If our future attorney general actually has not studied regulations regarding our very first amendment, that’s concerning as it is. More concerning, though, is the fact that Sessions actually has extensive experience with these regulations. As litigator Greg Lipper pointed out on Twitter, it is highly unlikely that Sessions was being honest when he stated that he hasn't studied them.
Sessions hedging on the question of press freedom, and his tying of prosecution to "bias" in reporting, should set off alarm bells. Bias should not be related to whether or not a journalist is safe from prosecution—otherwise reporters face a constant fear of political prosecution due to ideology. And Sessions’s answer is even more troublesome because of Trump, who has repeatedly threatened to “open up” libel laws and is constantly calling all media lying, biased, and/or crooked.
It's somewhat unclear what Sessions means when he describes media as a mechanism for obtaining unlawful intelligence. Is Sessions leaving the door open to prosecuting journalists for publishing information that was illegally obtained, such as the information released by WikiLeaks earlier this year?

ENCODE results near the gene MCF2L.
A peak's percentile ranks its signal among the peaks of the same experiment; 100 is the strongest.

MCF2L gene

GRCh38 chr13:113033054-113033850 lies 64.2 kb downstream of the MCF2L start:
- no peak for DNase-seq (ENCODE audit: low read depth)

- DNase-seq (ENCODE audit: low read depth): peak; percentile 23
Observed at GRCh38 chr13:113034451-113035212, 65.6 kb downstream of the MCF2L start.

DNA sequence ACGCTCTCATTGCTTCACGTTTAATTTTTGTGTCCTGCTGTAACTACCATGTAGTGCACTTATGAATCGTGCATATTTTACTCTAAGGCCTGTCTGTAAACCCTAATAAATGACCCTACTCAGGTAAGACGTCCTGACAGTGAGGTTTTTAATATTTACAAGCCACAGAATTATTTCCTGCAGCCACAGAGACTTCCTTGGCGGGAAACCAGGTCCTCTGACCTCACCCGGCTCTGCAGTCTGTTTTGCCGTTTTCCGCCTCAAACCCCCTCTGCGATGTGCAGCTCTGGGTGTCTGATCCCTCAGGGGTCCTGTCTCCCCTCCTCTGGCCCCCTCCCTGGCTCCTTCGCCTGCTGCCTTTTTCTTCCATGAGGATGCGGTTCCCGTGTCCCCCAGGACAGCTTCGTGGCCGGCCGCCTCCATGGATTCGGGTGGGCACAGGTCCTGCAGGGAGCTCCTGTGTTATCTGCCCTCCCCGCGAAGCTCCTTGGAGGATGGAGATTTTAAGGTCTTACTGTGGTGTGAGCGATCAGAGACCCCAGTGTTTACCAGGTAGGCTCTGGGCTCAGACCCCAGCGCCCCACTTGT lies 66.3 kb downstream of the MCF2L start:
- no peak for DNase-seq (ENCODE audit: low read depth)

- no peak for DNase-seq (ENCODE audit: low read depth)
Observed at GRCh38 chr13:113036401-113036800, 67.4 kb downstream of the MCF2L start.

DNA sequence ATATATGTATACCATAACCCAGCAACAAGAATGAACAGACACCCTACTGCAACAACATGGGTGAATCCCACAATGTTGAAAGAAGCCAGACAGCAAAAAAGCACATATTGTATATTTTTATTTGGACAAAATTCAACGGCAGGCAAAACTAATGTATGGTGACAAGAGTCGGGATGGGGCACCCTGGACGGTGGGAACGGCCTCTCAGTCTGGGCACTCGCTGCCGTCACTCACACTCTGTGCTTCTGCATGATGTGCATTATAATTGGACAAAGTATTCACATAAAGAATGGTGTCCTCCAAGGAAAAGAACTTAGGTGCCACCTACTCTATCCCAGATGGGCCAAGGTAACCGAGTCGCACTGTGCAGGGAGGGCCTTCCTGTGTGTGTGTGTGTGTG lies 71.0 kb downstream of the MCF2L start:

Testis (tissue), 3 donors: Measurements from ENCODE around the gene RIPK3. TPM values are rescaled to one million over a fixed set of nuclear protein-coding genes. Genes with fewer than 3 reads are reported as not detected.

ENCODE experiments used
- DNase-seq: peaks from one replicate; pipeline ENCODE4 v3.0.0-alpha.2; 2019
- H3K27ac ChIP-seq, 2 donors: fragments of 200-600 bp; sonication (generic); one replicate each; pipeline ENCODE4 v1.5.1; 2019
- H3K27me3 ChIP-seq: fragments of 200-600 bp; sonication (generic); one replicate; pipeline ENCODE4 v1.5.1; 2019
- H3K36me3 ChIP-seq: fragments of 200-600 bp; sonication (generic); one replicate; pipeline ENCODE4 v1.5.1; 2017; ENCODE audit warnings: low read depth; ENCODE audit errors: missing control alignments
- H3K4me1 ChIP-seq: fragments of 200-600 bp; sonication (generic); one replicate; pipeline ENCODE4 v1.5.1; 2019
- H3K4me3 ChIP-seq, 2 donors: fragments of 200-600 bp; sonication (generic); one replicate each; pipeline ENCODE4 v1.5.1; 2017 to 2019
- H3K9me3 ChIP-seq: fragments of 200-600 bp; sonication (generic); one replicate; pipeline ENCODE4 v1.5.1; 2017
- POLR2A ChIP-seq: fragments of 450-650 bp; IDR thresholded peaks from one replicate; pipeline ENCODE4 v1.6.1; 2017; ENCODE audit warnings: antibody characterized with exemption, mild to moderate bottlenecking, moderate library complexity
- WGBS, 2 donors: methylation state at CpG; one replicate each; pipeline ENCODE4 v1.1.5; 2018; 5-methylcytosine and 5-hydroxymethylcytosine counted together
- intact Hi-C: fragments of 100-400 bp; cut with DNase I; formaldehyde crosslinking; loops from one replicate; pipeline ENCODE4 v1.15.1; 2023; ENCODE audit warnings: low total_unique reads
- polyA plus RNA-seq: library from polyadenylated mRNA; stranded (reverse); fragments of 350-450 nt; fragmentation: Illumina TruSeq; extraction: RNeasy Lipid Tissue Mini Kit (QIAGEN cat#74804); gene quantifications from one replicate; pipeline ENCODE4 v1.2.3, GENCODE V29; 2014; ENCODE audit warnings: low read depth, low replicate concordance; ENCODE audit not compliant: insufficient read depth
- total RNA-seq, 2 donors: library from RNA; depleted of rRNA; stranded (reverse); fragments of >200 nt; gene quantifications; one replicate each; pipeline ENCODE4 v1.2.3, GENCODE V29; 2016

As Matt Zapotosky with the Washington Post noted on Twitter, Sessions’s response is much less categorical than that of Former Attorney General Eric Holder, who in 2015 stated that he would not punish journalists for doing their job.
Holder’s assertion came after an extended legal battle between New York Times reporter James Risen and the Department of Justice. Risen was critical of Obama's Justice Department and Attorney General Holder even after Holder stopped demanding Risen reveal his sources, calling the administration "the greatest enemy of press freedom in a generation."
The media is more important than ever in the Donald Trump era, where corruption runs rampant and nothing is predictable. Sessions’s response to Sen. Klobuchar’s question indicates that he will erode, not strengthen, protections for the press.
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